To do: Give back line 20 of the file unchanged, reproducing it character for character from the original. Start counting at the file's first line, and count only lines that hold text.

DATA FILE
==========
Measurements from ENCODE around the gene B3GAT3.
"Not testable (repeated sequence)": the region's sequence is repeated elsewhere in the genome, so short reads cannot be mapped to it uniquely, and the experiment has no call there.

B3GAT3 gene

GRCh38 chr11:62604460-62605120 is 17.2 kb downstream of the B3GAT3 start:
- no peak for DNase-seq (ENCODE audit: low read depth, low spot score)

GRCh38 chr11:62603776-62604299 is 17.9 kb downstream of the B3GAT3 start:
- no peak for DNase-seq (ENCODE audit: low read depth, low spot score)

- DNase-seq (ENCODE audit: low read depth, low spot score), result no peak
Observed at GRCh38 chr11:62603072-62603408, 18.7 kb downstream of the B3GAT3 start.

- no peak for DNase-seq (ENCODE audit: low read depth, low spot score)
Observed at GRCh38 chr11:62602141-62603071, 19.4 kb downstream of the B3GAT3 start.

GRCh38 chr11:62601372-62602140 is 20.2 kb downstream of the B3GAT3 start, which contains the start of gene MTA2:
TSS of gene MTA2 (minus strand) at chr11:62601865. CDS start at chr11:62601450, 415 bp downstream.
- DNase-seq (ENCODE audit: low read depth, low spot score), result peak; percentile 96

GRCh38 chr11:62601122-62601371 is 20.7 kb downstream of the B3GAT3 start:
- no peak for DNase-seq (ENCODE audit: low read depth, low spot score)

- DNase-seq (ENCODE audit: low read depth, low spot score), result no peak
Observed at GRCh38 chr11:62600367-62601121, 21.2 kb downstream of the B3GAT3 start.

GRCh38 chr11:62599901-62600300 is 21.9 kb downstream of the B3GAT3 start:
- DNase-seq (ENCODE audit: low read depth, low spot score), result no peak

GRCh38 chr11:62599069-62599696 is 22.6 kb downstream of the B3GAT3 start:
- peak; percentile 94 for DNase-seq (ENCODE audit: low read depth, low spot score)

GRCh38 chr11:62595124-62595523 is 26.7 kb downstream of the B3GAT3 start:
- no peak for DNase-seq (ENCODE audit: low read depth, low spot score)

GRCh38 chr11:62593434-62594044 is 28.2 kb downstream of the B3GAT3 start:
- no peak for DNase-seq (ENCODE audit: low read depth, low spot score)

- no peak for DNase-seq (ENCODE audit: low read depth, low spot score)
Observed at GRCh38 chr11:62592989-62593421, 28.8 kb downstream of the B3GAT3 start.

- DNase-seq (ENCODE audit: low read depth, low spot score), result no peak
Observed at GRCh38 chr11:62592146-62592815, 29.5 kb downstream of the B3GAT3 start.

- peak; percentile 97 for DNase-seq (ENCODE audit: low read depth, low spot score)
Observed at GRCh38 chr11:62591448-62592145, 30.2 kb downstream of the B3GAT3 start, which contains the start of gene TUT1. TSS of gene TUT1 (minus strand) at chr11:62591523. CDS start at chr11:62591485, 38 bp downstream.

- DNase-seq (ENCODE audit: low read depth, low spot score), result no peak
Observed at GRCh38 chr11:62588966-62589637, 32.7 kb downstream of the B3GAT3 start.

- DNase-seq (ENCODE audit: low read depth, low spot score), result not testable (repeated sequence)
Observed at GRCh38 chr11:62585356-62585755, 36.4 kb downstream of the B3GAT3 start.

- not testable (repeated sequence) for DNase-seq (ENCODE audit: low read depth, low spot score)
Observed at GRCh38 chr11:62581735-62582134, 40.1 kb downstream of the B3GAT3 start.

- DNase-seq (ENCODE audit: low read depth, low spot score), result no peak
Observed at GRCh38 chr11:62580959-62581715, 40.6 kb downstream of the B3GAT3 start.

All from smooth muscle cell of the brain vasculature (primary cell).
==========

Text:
- DNase-seq (ENCODE audit: low read depth, low spot score), result no peak